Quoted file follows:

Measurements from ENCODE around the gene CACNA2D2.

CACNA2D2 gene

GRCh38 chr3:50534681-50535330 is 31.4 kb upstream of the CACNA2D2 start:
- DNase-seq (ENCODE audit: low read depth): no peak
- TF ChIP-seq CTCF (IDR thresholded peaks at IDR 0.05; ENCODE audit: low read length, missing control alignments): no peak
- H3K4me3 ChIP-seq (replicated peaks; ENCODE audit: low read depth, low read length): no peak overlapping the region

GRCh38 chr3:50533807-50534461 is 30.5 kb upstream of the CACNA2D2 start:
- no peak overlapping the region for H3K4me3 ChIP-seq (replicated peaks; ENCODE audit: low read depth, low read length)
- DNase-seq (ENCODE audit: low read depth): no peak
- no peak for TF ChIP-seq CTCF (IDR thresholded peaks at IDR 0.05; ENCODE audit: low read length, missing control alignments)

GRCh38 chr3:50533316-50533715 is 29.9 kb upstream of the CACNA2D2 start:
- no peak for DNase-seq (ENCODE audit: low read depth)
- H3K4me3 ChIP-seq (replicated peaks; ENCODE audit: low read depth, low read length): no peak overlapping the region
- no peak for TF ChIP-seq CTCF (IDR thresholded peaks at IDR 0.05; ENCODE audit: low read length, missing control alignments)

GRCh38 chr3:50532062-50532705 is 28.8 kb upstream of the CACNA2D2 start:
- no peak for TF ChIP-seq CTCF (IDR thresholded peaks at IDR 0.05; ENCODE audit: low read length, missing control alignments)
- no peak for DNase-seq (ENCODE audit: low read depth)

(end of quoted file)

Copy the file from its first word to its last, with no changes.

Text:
Measurements from ENCODE around the gene CACNA2D2.

CACNA2D2 gene

GRCh38 chr3:50534681-50535330 is 31.4 kb upstream of the CACNA2D2 start:
- DNase-seq (ENCODE audit: low read depth): no peak
- TF ChIP-seq CTCF (IDR thresholded peaks at IDR 0.05; ENCODE audit: low read length, missing control alignments): no peak
- H3K4me3 ChIP-seq (replicated peaks; ENCODE audit: low read depth, low read length): no peak overlapping the region

GRCh38 chr3:50533807-50534461 is 30.5 kb upstream of the CACNA2D2 start:
- no peak overlapping the region for H3K4me3 ChIP-seq (replicated peaks; ENCODE audit: low read depth, low read length)
- DNase-seq (ENCODE audit: low read depth): no peak
- no peak for TF ChIP-seq CTCF (IDR thresholded peaks at IDR 0.05; ENCODE audit: low read length, missing control alignments)

GRCh38 chr3:50533316-50533715 is 29.9 kb upstream of the CACNA2D2 start:
- no peak for DNase-seq (ENCODE audit: low read depth)
- H3K4me3 ChIP-seq (replicated peaks; ENCODE audit: low read depth, low read length): no peak overlapping the region
- no peak for TF ChIP-seq CTCF (IDR thresholded peaks at IDR 0.05; ENCODE audit: low read length, missing control alignments)

GRCh38 chr3:50532062-50532705 is 28.8 kb upstream of the CACNA2D2 start:
- no peak for TF ChIP-seq CTCF (IDR thresholded peaks at IDR 0.05; ENCODE audit: low read length, missing control alignments)
- no peak for DNase-seq (ENCODE audit: low read depth)